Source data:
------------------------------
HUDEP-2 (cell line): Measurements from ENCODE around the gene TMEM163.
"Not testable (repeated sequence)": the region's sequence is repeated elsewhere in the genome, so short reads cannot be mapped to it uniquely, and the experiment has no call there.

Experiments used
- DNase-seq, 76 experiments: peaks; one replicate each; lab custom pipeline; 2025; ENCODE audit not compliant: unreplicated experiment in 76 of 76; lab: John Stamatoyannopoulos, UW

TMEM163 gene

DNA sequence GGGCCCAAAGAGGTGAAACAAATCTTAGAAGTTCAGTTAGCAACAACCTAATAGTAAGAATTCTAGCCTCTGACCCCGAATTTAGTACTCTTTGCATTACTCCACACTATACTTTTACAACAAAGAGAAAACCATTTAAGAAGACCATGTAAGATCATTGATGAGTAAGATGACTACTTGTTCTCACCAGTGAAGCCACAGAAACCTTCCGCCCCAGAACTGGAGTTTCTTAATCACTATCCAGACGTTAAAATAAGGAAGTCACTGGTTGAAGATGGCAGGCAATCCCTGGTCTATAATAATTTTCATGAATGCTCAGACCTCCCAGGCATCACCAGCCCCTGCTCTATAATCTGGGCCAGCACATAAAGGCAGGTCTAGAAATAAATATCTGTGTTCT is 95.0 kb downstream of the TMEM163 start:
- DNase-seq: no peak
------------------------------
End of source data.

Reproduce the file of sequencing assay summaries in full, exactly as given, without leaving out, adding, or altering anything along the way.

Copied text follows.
HUDEP-2 (cell line): Measurements from ENCODE around the gene TMEM163.
"Not testable (repeated sequence)": the region's sequence is repeated elsewhere in the genome, so short reads cannot be mapped to it uniquely, and the experiment has no call there.

Experiments used
- DNase-seq, 76 experiments: peaks; one replicate each; lab custom pipeline; 2025; ENCODE audit not compliant: unreplicated experiment in 76 of 76; lab: John Stamatoyannopoulos, UW

TMEM163 gene

DNA sequence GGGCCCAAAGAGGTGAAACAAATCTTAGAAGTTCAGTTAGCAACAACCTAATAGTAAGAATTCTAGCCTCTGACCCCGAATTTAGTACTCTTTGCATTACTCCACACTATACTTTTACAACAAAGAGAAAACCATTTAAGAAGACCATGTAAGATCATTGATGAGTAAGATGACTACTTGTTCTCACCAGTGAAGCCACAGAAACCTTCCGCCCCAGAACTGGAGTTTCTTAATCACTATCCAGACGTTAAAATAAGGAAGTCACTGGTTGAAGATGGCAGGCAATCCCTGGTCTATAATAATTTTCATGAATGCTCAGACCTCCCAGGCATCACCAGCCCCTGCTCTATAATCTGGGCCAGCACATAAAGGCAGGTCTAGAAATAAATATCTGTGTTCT is 95.0 kb downstream of the TMEM163 start:
- DNase-seq: no peak